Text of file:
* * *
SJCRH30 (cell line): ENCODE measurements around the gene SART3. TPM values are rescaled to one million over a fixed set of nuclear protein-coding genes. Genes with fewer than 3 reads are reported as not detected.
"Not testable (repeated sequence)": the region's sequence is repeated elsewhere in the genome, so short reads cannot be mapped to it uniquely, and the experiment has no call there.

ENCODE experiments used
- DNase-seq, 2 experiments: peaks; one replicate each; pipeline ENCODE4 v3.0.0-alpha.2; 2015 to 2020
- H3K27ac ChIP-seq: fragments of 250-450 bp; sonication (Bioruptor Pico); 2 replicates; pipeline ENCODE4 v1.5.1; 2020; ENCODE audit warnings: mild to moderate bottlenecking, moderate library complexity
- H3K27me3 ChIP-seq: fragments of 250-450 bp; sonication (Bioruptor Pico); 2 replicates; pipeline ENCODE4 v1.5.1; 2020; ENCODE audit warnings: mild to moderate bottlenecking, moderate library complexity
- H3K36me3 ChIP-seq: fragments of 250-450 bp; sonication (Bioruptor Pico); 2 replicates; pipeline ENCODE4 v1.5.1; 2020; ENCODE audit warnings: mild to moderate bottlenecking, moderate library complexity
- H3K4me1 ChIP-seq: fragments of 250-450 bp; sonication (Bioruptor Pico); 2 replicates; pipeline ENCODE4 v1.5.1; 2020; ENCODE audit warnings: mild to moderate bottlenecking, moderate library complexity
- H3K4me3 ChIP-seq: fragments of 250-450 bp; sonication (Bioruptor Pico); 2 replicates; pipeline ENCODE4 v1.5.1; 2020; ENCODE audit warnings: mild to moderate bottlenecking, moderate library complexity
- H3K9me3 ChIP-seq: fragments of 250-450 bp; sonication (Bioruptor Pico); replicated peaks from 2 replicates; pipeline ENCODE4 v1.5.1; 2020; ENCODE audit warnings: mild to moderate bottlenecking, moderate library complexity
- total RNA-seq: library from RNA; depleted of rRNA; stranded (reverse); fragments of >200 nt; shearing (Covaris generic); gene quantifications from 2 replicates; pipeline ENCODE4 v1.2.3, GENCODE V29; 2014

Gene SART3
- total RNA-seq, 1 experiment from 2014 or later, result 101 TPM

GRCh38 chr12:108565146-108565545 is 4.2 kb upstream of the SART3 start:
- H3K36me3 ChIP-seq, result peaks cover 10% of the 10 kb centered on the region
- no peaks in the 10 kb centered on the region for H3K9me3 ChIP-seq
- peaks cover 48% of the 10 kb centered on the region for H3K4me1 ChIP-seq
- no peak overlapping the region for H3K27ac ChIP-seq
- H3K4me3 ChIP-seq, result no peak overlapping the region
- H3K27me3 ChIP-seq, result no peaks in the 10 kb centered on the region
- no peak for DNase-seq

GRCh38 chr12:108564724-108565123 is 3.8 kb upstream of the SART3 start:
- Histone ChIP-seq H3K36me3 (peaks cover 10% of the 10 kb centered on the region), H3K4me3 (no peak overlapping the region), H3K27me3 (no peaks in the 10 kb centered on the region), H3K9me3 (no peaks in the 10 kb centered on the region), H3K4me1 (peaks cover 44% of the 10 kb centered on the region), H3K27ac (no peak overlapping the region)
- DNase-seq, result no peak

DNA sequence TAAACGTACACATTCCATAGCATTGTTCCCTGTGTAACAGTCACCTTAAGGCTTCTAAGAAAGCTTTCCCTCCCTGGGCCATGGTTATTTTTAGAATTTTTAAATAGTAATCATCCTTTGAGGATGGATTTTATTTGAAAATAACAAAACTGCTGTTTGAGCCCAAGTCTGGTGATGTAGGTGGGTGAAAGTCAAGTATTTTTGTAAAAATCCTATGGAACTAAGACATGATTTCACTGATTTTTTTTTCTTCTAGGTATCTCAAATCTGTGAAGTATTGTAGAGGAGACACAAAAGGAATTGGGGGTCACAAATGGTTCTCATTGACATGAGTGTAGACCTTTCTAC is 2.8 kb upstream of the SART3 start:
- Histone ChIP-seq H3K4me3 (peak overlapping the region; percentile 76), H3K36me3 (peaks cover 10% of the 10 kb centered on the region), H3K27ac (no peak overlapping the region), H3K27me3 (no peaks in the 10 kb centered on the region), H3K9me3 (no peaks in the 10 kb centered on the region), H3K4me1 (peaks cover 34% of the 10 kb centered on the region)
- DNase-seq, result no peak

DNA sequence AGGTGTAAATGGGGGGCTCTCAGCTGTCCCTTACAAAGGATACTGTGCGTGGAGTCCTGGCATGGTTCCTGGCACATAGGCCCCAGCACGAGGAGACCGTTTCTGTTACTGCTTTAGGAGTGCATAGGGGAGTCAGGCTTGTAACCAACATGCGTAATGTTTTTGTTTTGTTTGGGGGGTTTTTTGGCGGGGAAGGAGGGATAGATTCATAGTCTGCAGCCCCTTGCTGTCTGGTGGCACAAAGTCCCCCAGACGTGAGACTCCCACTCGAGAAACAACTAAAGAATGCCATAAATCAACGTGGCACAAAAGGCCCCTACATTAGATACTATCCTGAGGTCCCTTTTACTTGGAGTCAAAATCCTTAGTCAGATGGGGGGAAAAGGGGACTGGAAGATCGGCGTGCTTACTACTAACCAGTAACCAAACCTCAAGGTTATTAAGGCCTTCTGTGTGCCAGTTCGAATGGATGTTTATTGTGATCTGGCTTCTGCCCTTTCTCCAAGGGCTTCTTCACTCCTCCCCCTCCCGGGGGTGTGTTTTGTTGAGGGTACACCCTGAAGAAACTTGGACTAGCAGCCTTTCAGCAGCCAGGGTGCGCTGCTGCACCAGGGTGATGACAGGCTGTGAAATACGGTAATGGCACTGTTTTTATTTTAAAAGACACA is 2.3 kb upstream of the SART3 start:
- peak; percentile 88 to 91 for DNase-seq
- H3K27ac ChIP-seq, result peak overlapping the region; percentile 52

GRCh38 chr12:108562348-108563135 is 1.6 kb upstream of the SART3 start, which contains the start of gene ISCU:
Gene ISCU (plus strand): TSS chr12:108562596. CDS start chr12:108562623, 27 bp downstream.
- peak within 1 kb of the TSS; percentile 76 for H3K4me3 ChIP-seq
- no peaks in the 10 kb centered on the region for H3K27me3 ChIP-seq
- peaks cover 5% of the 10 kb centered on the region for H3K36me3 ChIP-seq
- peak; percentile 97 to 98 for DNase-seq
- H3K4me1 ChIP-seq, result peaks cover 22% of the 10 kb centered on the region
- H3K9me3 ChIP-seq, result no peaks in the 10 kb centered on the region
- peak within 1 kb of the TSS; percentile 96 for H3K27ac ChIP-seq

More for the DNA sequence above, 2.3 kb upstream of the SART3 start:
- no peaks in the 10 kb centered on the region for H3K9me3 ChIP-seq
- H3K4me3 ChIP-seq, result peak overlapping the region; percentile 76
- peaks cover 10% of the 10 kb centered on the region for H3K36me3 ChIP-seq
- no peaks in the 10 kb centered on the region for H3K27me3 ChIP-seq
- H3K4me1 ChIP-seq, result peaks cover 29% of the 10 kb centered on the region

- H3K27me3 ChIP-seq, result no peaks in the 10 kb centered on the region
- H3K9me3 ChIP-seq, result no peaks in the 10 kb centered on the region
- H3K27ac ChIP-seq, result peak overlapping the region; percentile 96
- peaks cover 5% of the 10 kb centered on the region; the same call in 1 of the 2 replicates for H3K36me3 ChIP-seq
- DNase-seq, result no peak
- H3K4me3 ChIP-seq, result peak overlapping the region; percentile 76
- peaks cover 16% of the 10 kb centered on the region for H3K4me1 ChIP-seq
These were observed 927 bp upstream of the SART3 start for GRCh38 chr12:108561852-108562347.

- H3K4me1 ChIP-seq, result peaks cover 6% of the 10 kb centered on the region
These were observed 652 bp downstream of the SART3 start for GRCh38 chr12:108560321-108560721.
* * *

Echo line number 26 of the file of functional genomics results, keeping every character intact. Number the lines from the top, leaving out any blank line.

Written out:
- Histone ChIP-seq H3K4me3 (peak overlapping the region; percentile 76), H3K36me3 (peaks cover 10% of the 10 kb centered on the region), H3K27ac (no peak overlapping the region), H3K27me3 (no peaks in the 10 kb centered on the region), H3K9me3 (no peaks in the 10 kb centered on the region), H3K4me1 (peaks cover 34% of the 10 kb centered on the region)